Randy looked around, but he couldn’t see who was calling him.  All he could see was a little dark something sticking out of the corn a ways over.  Then that little dark thing hopped out of the corn and yelled, “RANDY!!”

“Who’s hollering at me?” said Randy.  Freddy jumped up and began scrambling toward Randy.  Randy stared in amazement.  “What are you doing clear over here in   town?  and inside a pile of corn!”

“Oh, Oh my!” said Freddy.  “Am I glad to see you!  I rode to town in the back of Pete’s pickup and when we got here I just wanted to explore a little, not very long, and then Pete and his daddy took off before I could get back in the truck, and I had to s, s, sleep here all night,  a cat almost ate me, and, and I’m so GLAD you’re here.  I didn’t know how to get home!”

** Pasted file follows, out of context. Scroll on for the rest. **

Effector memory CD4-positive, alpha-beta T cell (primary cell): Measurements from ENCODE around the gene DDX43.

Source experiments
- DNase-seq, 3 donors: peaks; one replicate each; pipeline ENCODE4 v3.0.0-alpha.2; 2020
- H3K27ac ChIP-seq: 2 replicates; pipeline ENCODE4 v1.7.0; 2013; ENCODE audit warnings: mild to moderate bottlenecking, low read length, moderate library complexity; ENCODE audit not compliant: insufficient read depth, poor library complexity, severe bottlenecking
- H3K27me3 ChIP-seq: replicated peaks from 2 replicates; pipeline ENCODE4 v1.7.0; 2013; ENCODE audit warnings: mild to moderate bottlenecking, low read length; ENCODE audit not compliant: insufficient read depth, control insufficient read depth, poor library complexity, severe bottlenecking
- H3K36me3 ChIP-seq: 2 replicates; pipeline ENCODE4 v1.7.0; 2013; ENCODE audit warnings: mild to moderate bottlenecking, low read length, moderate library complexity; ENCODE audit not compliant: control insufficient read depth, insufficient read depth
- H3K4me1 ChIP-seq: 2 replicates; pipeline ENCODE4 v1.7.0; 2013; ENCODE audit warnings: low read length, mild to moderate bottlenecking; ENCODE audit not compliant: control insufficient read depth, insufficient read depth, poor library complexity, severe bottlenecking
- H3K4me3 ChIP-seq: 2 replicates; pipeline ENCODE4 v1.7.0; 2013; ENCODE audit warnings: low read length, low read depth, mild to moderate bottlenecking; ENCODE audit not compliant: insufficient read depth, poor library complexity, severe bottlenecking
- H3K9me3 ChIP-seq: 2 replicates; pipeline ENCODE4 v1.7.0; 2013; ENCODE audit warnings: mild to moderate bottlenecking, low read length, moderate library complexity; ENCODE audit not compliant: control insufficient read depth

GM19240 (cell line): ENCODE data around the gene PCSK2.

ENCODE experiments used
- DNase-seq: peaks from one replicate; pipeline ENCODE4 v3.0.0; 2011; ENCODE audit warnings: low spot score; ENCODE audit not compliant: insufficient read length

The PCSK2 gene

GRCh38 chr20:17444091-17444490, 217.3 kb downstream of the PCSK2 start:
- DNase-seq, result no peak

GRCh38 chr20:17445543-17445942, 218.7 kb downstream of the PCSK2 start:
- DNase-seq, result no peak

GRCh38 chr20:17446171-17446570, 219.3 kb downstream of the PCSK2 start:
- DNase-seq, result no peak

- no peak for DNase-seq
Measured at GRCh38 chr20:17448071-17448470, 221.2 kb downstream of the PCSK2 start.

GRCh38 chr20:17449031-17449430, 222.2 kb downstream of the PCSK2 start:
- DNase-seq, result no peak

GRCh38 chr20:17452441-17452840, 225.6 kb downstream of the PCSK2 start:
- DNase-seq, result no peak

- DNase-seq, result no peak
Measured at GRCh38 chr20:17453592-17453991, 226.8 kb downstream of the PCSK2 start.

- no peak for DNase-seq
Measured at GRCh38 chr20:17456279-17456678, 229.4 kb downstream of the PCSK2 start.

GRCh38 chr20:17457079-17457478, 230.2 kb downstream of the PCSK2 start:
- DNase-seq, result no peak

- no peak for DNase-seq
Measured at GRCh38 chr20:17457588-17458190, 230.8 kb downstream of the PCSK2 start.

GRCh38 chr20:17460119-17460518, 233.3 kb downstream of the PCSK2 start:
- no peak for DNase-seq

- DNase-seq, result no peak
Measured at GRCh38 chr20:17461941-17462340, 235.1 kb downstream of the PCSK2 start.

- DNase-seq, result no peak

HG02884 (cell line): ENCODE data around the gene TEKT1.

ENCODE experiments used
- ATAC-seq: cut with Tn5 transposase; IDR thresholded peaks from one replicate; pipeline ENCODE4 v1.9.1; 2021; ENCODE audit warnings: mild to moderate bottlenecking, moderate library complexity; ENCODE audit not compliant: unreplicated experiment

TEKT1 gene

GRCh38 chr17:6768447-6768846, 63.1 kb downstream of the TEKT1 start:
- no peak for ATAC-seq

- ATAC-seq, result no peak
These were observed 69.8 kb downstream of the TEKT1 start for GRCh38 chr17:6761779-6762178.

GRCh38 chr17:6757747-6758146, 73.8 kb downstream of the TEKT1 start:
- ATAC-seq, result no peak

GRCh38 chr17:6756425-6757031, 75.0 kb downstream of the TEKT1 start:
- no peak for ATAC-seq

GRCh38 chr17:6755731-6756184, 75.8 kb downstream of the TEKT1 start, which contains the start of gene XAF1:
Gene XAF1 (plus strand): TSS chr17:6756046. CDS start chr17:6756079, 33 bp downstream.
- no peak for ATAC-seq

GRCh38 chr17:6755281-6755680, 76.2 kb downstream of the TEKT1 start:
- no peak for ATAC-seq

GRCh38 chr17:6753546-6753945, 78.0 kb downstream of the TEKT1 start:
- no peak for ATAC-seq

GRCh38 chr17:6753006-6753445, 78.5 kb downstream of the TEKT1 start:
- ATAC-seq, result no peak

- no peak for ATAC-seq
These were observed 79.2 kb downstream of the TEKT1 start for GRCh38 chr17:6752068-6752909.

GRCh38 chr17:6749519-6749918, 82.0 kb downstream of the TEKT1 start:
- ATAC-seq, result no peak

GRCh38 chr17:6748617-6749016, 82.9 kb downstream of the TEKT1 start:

“Whoa!  I can take you home,” said Randy.  “But first, my friend and I are going to eat some of the corn.  This is a great place for a meal, but we have to be careful because the town boys like to shoot at us with their BB guns.  You get on my back so if the boys come I can take off real fast.”


Freddy was glad to get on his friend’s back and he held on tight while Randy ate corn.  Soon, two boys came around the corner and the birds took off.  Freddy heard a ‘pop’ and Randy gave a kind of hop, even though he was flying.

“What’s the matter?” asked Freddy.

“Oh! he got me in the leg!” said Randy.  “My leg’s hurt.”

“Oh, dear, can you fly?” asked Freddy.

“I think so,” said his friend, “if it doesn’t bleed too much.”